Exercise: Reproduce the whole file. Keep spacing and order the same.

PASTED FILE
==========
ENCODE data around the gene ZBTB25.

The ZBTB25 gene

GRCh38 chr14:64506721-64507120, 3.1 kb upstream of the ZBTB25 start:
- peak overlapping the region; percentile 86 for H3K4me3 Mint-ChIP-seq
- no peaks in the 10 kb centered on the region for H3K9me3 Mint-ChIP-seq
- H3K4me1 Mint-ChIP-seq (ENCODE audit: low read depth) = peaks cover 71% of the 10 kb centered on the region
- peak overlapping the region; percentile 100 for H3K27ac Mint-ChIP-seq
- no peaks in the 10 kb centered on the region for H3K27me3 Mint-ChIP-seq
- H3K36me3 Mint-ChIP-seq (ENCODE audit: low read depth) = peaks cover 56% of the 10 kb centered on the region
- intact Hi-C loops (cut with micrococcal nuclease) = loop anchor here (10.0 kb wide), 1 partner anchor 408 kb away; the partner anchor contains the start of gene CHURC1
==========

ENCODE data around the gene ZBTB25.

The ZBTB25 gene

GRCh38 chr14:64506721-64507120, 3.1 kb upstream of the ZBTB25 start:
- peak overlapping the region; percentile 86 for H3K4me3 Mint-ChIP-seq
- no peaks in the 10 kb centered on the region for H3K9me3 Mint-ChIP-seq
- H3K4me1 Mint-ChIP-seq (ENCODE audit: low read depth) = peaks cover 71% of the 10 kb centered on the region
- peak overlapping the region; percentile 100 for H3K27ac Mint-ChIP-seq
- no peaks in the 10 kb centered on the region for H3K27me3 Mint-ChIP-seq
- H3K36me3 Mint-ChIP-seq (ENCODE audit: low read depth) = peaks cover 56% of the 10 kb centered on the region
- intact Hi-C loops (cut with micrococcal nuclease) = loop anchor here (10.0 kb wide), 1 partner anchor 408 kb away; the partner anchor contains the start of gene CHURC1